Practicing Empathy and Gratitude
Sonia Thompson took over this week’s Primility Primer, and I’m so glad she did. Sonia has one of the best attitudes of any person I’ve ever met, and her willingness to be vulnerable in this episode struck an important nerve with the audience.
But when we choose not to be empathetic to those around us, it’s often not because we’re being malicious. It’s because being empathetic requires vulnerability. And vulnerability is only possible when your pride and humility are in balance.
READ/LISTEN: Primility Primer 092: The Truth About Empathy — by Sonia Thompson
James Clear believes we don’t say thank you as often as we should, and I agree with him. He runs down seven situations for which a simple “Thank you” is the most appropriate response — a few of which will surprise you.
When in doubt, just say thank you. There is no downside. Are you honestly worried about showing too much gratitude to the people in your life?
An excellent companion piece for Clear’s article is this set of comics by New York-based artist Yao Xiao: Stop Saying “Sorry” And Say “Thank You” Instead.
Profiles in Primility
You’ll recall how this edition of Primility Periodical started — with my comment about Maria Popova understanding Primility, even if she’s never used the term. She seems to enjoy the alliteration of “hubris and humility” rather than “pride and humility.” The point remains the same.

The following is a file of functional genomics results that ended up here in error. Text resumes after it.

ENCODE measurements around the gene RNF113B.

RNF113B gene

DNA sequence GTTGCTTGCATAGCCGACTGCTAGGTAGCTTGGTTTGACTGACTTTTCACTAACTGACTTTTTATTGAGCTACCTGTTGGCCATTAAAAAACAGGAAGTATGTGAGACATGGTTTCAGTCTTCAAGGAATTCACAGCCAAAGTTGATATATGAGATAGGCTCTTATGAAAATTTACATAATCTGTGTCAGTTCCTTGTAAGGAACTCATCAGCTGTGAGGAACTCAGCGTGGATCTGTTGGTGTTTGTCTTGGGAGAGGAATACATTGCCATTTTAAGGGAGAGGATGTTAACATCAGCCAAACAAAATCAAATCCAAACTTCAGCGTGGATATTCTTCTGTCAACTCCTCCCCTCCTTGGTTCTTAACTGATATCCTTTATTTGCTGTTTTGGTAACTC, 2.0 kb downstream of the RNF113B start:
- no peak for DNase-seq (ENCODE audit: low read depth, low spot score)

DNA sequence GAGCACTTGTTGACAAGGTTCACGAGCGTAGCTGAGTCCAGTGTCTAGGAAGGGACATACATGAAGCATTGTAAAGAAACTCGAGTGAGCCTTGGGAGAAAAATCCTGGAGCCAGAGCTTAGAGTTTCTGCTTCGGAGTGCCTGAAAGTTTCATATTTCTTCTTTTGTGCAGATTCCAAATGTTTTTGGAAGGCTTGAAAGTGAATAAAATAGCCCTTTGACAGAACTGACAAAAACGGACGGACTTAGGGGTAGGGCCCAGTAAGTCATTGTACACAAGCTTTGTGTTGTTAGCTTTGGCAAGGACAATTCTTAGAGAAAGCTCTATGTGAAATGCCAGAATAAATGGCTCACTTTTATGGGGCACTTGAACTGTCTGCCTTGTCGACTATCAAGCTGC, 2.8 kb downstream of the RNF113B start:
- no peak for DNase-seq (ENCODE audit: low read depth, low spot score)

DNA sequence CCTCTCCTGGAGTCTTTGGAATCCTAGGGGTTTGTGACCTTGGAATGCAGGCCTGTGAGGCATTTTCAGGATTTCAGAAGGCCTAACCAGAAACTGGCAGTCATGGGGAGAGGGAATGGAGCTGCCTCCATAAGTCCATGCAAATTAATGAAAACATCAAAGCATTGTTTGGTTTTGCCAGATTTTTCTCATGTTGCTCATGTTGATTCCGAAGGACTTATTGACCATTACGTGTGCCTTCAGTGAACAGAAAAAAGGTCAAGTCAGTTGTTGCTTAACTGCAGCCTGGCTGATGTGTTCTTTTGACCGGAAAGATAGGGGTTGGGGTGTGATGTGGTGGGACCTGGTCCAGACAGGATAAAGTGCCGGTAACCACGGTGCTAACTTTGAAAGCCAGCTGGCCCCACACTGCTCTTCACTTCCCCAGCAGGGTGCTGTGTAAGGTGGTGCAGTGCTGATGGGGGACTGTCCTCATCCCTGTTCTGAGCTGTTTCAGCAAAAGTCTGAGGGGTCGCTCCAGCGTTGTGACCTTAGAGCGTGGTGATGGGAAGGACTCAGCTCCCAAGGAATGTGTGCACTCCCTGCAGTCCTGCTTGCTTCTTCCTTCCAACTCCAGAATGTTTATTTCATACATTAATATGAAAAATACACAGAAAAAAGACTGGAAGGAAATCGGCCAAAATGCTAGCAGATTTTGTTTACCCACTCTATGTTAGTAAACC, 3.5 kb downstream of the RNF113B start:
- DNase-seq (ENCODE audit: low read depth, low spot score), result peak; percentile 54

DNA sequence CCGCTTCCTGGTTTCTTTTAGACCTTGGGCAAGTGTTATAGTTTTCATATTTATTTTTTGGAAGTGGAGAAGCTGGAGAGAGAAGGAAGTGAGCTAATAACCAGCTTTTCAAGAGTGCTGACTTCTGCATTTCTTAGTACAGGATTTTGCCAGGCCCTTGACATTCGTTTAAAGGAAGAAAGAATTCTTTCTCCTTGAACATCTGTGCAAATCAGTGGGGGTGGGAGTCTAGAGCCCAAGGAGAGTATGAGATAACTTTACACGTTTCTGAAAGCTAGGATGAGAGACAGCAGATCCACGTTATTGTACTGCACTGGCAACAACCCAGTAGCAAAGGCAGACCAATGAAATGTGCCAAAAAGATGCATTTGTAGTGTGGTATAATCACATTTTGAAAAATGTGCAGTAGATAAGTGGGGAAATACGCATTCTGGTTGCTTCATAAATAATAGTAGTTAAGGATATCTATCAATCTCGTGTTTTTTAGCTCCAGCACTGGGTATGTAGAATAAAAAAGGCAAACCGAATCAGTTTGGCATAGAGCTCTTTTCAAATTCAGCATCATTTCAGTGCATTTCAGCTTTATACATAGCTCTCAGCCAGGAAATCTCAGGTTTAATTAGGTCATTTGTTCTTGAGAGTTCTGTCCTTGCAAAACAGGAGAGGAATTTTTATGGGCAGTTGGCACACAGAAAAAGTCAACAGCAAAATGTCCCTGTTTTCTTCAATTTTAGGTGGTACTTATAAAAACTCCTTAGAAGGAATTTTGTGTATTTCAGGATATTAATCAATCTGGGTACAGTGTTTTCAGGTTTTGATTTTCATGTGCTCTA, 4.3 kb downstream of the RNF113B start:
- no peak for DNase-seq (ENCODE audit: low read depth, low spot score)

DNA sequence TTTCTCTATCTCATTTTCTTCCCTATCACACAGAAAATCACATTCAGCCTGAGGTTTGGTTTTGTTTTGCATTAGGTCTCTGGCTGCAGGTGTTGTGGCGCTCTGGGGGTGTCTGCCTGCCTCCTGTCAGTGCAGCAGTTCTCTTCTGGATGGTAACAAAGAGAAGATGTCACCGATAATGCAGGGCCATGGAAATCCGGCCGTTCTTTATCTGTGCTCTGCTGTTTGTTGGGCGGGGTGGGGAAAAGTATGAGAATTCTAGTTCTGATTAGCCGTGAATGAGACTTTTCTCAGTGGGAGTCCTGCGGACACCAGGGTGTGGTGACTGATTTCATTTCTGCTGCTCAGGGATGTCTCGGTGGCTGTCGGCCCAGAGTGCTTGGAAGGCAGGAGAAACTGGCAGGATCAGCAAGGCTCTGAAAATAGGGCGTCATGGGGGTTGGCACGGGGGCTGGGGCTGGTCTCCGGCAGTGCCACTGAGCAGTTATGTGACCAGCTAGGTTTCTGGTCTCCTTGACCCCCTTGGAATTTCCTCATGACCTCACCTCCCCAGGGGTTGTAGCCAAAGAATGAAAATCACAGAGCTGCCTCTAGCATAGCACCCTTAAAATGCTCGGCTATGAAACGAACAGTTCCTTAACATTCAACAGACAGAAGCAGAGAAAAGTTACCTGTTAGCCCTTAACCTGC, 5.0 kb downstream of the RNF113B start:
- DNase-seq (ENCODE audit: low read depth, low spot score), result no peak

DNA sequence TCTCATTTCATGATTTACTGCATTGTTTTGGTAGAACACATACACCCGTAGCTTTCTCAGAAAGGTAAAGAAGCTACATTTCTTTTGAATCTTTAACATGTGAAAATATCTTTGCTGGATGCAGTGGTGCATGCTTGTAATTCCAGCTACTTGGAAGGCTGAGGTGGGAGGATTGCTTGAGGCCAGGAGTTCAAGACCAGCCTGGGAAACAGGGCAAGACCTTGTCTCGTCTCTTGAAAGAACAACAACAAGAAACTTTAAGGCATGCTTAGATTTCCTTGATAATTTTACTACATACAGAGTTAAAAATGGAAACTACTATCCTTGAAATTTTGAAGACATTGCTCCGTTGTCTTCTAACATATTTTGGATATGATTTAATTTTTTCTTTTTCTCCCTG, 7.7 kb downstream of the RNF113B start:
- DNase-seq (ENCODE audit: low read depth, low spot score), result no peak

And in this post, about Isaac Newton and his arch-nemesis Robert Hooke, she describes “how hubris and humility conspired in illuminating the nature of creativity.”
Where Hooke presented his ideas with unabashed hubris, Newton delivered his with humility — even if it was at times a false humility, for he too was a man animated by great ambition and in possession of a robust ego, it still stemmed from a hard realism about the fact that knowledge progresses not toward the definitive but toward the infinite.
Thank you for reading. Have a great weekend.
And if you found this edition of Primility Periodical to be useful, please consider forwarding this to a friend or sharing it on social media.
Until we meet again, stay cognizant of your pride and humility so that you can better manage your emotions and make your next decision a better one.
Image credit: Oscar Hayes via Unsplash